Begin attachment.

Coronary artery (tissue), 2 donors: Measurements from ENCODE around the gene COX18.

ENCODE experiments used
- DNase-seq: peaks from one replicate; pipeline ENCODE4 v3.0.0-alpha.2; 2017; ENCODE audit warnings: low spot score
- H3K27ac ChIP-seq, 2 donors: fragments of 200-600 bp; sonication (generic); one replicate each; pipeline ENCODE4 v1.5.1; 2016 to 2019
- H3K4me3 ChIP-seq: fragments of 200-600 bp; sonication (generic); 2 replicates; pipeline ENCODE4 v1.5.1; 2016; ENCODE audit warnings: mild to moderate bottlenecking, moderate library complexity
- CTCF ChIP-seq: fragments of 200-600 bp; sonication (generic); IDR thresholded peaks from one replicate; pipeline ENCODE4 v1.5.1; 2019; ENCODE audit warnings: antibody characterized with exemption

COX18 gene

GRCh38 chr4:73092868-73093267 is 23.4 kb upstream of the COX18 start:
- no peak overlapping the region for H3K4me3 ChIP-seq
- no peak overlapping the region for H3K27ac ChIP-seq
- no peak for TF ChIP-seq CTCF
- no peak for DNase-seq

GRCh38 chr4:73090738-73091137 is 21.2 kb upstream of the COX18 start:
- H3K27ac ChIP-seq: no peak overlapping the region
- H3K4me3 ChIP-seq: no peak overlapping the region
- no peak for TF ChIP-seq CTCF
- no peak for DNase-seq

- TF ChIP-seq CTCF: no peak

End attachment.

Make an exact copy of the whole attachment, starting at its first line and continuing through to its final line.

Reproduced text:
Coronary artery (tissue), 2 donors: Measurements from ENCODE around the gene COX18.

ENCODE experiments used
- DNase-seq: peaks from one replicate; pipeline ENCODE4 v3.0.0-alpha.2; 2017; ENCODE audit warnings: low spot score
- H3K27ac ChIP-seq, 2 donors: fragments of 200-600 bp; sonication (generic); one replicate each; pipeline ENCODE4 v1.5.1; 2016 to 2019
- H3K4me3 ChIP-seq: fragments of 200-600 bp; sonication (generic); 2 replicates; pipeline ENCODE4 v1.5.1; 2016; ENCODE audit warnings: mild to moderate bottlenecking, moderate library complexity
- CTCF ChIP-seq: fragments of 200-600 bp; sonication (generic); IDR thresholded peaks from one replicate; pipeline ENCODE4 v1.5.1; 2019; ENCODE audit warnings: antibody characterized with exemption

COX18 gene

GRCh38 chr4:73092868-73093267 is 23.4 kb upstream of the COX18 start:
- no peak overlapping the region for H3K4me3 ChIP-seq
- no peak overlapping the region for H3K27ac ChIP-seq
- no peak for TF ChIP-seq CTCF
- no peak for DNase-seq

GRCh38 chr4:73090738-73091137 is 21.2 kb upstream of the COX18 start:
- H3K27ac ChIP-seq: no peak overlapping the region
- H3K4me3 ChIP-seq: no peak overlapping the region
- no peak for TF ChIP-seq CTCF
- no peak for DNase-seq

- TF ChIP-seq CTCF: no peak